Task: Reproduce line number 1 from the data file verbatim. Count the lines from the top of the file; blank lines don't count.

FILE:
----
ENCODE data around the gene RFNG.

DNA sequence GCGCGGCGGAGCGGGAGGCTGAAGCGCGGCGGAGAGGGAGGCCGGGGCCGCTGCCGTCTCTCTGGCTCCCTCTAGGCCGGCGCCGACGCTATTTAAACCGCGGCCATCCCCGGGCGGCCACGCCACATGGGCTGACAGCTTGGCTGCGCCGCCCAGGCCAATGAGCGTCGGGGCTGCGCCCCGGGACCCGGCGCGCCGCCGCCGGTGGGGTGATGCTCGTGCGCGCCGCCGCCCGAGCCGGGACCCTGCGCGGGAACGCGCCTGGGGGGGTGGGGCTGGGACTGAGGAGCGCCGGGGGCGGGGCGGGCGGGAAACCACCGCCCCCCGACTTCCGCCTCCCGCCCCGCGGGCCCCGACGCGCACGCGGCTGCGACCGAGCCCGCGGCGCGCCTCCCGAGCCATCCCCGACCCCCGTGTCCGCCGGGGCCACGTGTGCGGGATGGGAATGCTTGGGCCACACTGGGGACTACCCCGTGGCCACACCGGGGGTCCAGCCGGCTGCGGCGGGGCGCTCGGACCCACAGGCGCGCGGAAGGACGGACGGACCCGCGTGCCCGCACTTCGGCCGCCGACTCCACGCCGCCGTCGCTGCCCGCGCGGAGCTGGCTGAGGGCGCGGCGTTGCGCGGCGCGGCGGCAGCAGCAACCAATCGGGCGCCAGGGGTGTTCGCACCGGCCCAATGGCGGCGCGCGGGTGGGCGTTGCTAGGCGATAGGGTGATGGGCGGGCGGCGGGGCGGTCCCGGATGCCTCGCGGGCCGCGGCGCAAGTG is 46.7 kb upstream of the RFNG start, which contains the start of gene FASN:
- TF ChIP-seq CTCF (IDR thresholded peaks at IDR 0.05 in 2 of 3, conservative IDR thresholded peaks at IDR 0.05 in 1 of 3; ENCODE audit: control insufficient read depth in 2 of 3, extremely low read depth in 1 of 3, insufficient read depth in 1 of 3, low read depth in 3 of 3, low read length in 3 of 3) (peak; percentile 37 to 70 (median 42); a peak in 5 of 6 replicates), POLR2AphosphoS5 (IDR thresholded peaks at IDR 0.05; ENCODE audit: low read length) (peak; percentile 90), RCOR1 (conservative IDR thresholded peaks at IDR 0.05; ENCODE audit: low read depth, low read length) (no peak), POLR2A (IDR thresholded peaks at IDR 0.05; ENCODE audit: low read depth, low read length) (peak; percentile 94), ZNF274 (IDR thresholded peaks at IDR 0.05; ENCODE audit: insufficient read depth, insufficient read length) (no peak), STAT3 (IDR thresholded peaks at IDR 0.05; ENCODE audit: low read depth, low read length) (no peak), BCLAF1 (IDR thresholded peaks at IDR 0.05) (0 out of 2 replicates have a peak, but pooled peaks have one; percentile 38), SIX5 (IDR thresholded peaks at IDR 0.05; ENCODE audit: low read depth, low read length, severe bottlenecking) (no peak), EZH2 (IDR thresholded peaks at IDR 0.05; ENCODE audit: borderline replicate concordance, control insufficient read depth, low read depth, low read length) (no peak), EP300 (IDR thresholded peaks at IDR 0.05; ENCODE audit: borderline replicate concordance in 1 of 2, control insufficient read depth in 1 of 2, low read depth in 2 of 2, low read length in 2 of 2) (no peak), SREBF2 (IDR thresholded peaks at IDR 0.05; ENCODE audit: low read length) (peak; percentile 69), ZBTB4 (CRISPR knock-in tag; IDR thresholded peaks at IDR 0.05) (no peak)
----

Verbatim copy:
ENCODE data around the gene RFNG.